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[e-drug] Global Fund Audit Analysis

E-DRUG: Global Fund Audit Analysis

Dear All

The Global Fund has released a press statement (below) analysing past audits 
and  investigations. It found that less than 5% of money had been misspent  and 
only 0.5% involved fraud. I wonder how other donor programs would measure up 
against this. 



Douglas Ball
Pharmaceutical consultant
Public Health and Development
E-mail: douglasball[AT]yahoo.co.uk
Global Fund Releases an Analysis of Audits and Investigations - 2012

Date : 10 July 2012

GENEVA: The Global Fund to Fight AIDS, Tuberculosis and Malaria 
reported today that an analysis of audits and investigations by the 
Office of the Inspector General showed that 3.0 percent of funding 
audited or investigated between 2005 and 2012 had been misspent, 
fraudulently misappropriated or inadequately accounted for.

As part of the Global Fund's efforts to effectively prevent and treat 
disease, serious efforts are made to ensure that all funding is properly 
handled, disbursed and managed. Wherever impropriety is discovered, it 
is reported. When funds are misappropriated or improperly spent, they 
are recovered as fully as possible.

"We do not tolerate any misuse of funds, no matter how minor,"� said Cees 
Klumper, Chief Risk Officer at the Global Fund, who conducted the 
analysis. "Although some of these funds were misspent, and are just 
ineligible expenses, a small percentage of funds are misappropriated 
through fraud. We actively pursue and expose all such cases."

The Office of the Inspector General, which is fully independent and 
reports directly to the Board, plays an indispensable role in helping 
achieve the mission of the Global Fund by diligently pursuing audits and 
investigations. Since it was established in 2005, the Office of the 
Inspector General has compiled 28 reports on audits and investigations 
that it has carried out in 27 countries, where a total of $3.8 billion 
has been disbursed, approximately 23 percent of all disbursements that 
the Global Fund has made to date.

The analysis of the Inspector General's findings shows that, 
cumulatively, 3 percent of the funding that was investigated was not 
spent in compliance with the grant agreements, as follows:

1. Ineligible expenses - or activities not covered by the grant 
agreements - 1.1 percent
2. Inadequately substantiated due to poor or missing documentation - 
1.1 percent
3. Fraud - 0.5 percent
4. Failed to report funds as required - 0.3 percent

Mr. Klumper cautioned that his analysis did not represent a 
comprehensive accounting of all misspent funds. Instead, the analysis is 
a factual rendering of the percentages of funding that had been 
determined by Global Fund audits and investigations to be ineligible, 
fraudulently misappropriated or inadequately accounted for.

John Parsons, the Inspector General, further cautioned that audits and 
investigations conducted by his office tend to focus on high-risk areas 
and on grants where specific risks have been identified.

"It is not possible to extrapolate to say that this reflects an accurate 
picture of misused funds,"� said Mr. Parsons. "Our audits and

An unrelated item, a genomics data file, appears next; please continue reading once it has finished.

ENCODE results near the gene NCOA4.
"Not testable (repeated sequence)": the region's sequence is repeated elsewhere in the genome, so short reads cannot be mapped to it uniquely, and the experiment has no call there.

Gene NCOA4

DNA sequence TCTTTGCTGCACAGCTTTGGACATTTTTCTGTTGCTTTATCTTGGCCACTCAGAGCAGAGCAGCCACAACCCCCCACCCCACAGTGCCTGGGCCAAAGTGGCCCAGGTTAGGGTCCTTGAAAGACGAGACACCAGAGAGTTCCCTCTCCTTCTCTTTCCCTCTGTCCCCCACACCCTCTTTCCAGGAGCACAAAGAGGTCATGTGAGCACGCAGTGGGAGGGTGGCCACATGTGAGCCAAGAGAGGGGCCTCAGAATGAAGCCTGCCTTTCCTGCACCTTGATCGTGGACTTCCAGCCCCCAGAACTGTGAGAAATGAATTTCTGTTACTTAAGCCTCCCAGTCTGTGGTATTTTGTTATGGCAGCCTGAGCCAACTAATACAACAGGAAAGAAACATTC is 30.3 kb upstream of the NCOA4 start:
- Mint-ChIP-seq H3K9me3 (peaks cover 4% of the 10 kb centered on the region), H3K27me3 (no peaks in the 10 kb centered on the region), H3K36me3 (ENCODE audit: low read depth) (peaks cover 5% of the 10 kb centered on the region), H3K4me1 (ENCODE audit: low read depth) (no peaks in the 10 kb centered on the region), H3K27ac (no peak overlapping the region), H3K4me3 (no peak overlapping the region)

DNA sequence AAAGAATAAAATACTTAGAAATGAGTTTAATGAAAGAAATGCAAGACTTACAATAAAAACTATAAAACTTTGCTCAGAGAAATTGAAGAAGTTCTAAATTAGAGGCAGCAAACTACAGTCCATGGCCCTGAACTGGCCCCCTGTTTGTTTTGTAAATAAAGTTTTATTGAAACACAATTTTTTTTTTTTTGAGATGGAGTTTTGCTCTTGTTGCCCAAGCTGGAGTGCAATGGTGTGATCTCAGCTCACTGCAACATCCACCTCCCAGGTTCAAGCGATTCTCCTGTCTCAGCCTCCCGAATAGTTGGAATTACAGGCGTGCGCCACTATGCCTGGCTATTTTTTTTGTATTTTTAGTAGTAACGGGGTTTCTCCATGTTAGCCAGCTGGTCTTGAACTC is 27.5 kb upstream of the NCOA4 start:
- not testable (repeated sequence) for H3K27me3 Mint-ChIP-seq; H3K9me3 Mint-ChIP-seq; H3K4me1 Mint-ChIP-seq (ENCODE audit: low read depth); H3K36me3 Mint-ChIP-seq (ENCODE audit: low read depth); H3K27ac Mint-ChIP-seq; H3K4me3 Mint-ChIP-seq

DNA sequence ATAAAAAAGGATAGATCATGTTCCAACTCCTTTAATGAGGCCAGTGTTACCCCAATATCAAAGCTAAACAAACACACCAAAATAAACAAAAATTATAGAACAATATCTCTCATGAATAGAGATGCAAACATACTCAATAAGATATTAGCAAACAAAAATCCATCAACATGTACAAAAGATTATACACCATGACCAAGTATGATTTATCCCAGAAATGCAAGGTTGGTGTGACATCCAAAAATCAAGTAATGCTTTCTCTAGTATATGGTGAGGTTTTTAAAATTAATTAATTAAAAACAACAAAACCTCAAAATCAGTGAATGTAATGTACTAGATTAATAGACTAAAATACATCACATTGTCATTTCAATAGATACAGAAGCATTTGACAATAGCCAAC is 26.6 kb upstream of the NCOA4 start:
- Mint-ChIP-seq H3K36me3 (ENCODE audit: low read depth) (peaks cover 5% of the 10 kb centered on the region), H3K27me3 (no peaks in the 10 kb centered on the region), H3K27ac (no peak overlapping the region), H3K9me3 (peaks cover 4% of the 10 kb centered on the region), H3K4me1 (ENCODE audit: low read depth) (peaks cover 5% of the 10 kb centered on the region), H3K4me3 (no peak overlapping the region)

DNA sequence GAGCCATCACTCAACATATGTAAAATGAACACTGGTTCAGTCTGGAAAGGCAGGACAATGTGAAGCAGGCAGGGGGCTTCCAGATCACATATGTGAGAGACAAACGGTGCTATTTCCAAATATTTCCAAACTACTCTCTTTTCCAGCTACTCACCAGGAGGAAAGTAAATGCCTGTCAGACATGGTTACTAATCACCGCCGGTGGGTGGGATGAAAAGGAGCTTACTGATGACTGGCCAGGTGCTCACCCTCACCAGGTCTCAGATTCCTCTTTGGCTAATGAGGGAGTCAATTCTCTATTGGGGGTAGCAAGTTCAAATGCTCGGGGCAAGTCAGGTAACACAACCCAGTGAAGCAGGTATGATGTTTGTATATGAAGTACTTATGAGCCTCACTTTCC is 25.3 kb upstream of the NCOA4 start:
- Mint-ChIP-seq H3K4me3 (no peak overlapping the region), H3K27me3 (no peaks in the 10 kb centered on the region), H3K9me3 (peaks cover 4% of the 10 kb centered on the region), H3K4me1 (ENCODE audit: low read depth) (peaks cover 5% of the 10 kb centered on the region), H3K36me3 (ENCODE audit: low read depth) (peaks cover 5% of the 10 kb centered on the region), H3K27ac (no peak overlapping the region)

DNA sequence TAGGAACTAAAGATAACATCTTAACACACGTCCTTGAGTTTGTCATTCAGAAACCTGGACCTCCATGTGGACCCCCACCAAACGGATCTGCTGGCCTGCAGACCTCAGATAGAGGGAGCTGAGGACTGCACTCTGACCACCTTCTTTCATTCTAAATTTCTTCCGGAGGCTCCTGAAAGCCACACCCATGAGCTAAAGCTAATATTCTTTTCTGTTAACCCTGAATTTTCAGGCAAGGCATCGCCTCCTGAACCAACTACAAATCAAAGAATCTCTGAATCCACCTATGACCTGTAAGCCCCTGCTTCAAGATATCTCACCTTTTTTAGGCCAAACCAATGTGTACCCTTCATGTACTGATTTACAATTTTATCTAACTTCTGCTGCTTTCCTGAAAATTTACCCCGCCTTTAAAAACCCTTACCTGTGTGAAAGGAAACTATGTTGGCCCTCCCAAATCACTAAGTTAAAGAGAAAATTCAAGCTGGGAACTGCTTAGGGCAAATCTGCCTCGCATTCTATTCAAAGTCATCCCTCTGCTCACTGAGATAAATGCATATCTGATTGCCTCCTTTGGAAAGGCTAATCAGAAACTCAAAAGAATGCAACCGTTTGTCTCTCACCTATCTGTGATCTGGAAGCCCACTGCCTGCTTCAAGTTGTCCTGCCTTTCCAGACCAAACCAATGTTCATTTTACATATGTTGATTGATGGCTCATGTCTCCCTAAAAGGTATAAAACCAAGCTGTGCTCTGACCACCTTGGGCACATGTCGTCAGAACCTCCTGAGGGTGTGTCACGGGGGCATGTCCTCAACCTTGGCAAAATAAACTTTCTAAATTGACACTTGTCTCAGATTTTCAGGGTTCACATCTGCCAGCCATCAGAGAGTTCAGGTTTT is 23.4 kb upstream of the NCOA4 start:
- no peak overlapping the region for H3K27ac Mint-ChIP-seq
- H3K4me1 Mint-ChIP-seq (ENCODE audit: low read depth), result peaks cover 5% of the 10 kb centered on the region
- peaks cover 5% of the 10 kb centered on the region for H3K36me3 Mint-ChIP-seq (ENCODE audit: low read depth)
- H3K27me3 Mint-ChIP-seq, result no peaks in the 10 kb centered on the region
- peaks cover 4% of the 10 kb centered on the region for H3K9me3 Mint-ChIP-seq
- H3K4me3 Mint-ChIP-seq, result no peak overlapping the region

investigations are not a representative sampling of all Global Fund grants."

Mr. Klumper added that as the Office of the Inspector General completes 
further audits and investigations, the above percentages are likely to 

"We are in the process of strengthening preventive measures,"� added Mr. 
Klumper, whose position was created this year to better manage risk at 
the Global Fund. "Our aim is to further reduce the percentages."�

Mr. Klumper's analysis includes an investigative report on a 
sub-recipient in Bangladesh and audit reports of grants in Lao and Papua 
New Guinea, which were made public today.

Mr. Klumper's analysis was prompted by concerns that when specific 
audits and investigations report misused funds, the sharp contrast 
between an individual problematic case and the broader reality of 
well-managed grants could lead to misinterpretations or misimpressions. 
The policy of the Global Fund is to be highly transparent and to report 
all cases of misused funds.

All audit and investigation reports are publicly available on the Global 
Fund website.

The Global Fund Secretariat is constantly improving its oversight of 
grants. At the beginning of every grant application, a country applying 
for funds must demonstrate the effectiveness of programs and the real 
need for additional funding. Global Fund staff and independent technical 
experts review every application carefully, and award grants to those 
that demonstrate serious purpose and effective impact.

The Global Fund is currently refining and strengthening the overall 
model of grant management to implement the Global Fund's new strategy. 
The redesign is applying an improved approach to risk management, which 
itself is built on findings made by audits and investigative reports by 
the Office of the Inspector General.

Mr. Klumper said that every financial institution is obliged to ensure 
the safe handling of its funds. At the Global Fund, most funding comes 
from taxpayers in donor countries, and the organization is acutely aware 
of its responsibility to donors and the importance of ensuring that all 
monies are properly accounted for.
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